It's been at least two years since I started a new Android SDK project and since then I've become rusty at setting one up correctly with GitHub. My usual work-flow on a web project is to create the repository in GitHub with a basic README and ignore file, clone to my local machine, and start development. However, creating a project in the Android SDK generates lots of files and directories that need to be part of the repository. Therefore, it isn't quite as straight-forward to just clone and start development.
If you are starting a new project, the easiest way to get your project sync'd up with your GitHub repository is to start with a new repository in GitHub, create an Android project in SDK, then connect your local repository to the one in GitHub,
The first step is to create a new repository in GitHub. Go to your GitHub account, click on 'New Repository', choose a repository name, and make sure that the checkbox to automatically add a README file is checked. Also, make sure add a .gitignore for Android. After the repository is created, take note of the SSH URL to your repository. I created a repository named 'android-test' and my SSH URL was 'firstname.lastname@example.org:jonstjohn/android-test2.git'. We'll use that shortly to connect our local repository with the one on GitHub.
After the repository is setup in GitHub, you will want to create a new Android Project in the SDK. To create a new project, click on File -> New -> Android Application Project. Follow the dialog windows until the project is created in your Eclipse workspace.
Next, you will initialize your local repository and connect it to your remote one. On my Windows machine, I have Git installed with the windows explorer integration, so I can just navigate to my Android project in windows explorer, right-click and choose 'Git Bash'. That gives me a nice command prompt to initialize the repository with. On my Mac, this is much easier as I can just use the standard command prompt and navigate to my project directory.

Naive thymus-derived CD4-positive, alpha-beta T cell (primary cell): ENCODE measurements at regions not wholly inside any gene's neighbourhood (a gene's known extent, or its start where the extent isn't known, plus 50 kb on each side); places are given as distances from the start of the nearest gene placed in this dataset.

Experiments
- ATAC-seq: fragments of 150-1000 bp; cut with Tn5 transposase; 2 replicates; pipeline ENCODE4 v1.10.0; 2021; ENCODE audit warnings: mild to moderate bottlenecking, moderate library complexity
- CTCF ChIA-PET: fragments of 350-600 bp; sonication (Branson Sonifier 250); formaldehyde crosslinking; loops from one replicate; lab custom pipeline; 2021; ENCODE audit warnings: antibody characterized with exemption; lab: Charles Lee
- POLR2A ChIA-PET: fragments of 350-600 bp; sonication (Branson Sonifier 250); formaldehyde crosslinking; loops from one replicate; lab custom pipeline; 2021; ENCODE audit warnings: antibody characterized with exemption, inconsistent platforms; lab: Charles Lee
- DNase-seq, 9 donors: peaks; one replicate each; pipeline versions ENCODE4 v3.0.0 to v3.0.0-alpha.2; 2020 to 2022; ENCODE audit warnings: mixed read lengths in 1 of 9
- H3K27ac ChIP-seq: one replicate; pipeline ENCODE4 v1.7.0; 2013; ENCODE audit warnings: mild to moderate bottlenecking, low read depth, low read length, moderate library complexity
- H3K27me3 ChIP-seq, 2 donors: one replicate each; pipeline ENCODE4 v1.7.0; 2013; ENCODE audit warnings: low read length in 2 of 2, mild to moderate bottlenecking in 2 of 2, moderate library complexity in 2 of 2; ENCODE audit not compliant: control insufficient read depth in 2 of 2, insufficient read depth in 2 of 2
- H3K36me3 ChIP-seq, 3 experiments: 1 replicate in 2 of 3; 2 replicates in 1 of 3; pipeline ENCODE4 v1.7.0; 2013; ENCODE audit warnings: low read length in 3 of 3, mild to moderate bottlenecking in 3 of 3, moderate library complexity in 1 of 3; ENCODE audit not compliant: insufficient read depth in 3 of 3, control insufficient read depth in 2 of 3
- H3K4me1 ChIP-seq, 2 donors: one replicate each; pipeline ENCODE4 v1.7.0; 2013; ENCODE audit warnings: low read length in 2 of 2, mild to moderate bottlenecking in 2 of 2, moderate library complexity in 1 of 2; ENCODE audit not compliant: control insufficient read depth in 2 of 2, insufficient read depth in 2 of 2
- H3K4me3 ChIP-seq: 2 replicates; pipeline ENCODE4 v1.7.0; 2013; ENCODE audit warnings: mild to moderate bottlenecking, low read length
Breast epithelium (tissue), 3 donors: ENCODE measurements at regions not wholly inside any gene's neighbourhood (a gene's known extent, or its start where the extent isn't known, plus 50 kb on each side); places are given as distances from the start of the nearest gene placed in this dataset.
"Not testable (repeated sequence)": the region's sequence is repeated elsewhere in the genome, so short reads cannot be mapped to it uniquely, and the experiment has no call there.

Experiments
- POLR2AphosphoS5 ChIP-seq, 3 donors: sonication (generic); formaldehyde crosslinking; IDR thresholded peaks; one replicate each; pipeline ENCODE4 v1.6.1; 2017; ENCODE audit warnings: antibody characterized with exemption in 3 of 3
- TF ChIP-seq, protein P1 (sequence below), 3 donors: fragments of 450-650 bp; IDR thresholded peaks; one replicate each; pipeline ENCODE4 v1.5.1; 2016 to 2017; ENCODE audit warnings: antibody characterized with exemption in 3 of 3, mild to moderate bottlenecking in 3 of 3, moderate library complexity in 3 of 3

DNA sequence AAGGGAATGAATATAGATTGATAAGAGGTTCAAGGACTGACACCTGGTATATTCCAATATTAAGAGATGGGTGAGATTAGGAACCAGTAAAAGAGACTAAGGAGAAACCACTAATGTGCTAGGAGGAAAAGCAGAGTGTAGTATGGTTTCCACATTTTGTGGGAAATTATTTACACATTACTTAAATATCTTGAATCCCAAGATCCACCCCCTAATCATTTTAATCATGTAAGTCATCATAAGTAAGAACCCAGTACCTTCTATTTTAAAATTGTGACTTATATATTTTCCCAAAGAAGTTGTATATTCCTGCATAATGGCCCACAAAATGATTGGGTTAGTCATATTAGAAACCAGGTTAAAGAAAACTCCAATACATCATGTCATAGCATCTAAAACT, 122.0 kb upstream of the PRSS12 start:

Once you are in the project directory, run the following commands:
git init git remote add origin email@example.com:jonstjohn/android-test.git git pull origin master git add . git commit -m "first android project commit" git push -u origin master
The first line 'git init' initializes the local repository. The second line 'git remote add origin' connects your local repository with the one on GitHub. Next, you can pull the README.md and .gitignore files using 'git pull origin master' and sync'ing the two repositories. Next, 'git add .' and 'git commit' add your files and commit then to your local repository, and 'git push' pushes it to the repository on GitHub.
You will now have your local working repository connected to your GitHub repository and can continue developing and pushing changes to GitHub.
I've recently started using the GitHub Window Clients and the GitHub Mac Client which simplify the workflow, particularly on Windows. If you choose to use those clients and can't seem to find the repository that you just setup, try going to Tools -> Options -> Scan for Repositories. It should appear, click 'Add', and you are good to go.
Jon St. John is a software developer working on web and mobile applications.